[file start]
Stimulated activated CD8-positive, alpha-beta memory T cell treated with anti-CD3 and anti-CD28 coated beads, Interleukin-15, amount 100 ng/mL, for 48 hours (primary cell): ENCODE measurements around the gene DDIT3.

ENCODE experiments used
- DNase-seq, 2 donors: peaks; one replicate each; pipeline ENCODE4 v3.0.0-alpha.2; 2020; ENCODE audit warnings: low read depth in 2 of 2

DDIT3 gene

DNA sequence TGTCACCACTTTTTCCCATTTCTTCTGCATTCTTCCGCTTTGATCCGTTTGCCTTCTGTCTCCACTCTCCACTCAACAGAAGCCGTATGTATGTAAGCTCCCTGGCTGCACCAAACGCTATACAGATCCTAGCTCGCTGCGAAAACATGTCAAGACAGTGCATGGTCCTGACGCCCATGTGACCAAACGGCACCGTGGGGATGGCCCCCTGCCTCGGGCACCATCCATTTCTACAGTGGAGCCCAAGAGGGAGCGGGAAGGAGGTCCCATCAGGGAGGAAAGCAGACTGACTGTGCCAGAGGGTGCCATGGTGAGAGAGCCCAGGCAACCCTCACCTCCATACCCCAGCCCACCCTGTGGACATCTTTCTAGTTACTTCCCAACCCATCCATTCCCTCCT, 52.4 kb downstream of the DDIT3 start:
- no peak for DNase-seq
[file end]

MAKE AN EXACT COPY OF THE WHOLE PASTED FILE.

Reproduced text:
Stimulated activated CD8-positive, alpha-beta memory T cell treated with anti-CD3 and anti-CD28 coated beads, Interleukin-15, amount 100 ng/mL, for 48 hours (primary cell): ENCODE measurements around the gene DDIT3.

ENCODE experiments used
- DNase-seq, 2 donors: peaks; one replicate each; pipeline ENCODE4 v3.0.0-alpha.2; 2020; ENCODE audit warnings: low read depth in 2 of 2

DDIT3 gene

DNA sequence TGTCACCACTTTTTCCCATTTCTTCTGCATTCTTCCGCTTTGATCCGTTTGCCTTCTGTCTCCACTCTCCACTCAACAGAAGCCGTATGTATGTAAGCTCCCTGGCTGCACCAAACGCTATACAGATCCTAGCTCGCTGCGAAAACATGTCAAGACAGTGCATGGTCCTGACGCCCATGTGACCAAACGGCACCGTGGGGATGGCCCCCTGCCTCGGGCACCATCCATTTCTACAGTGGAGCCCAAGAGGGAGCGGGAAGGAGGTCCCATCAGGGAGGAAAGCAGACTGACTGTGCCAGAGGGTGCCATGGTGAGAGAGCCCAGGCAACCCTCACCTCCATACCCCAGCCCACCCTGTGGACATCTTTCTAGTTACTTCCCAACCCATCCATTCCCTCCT, 52.4 kb downstream of the DDIT3 start:
- no peak for DNase-seq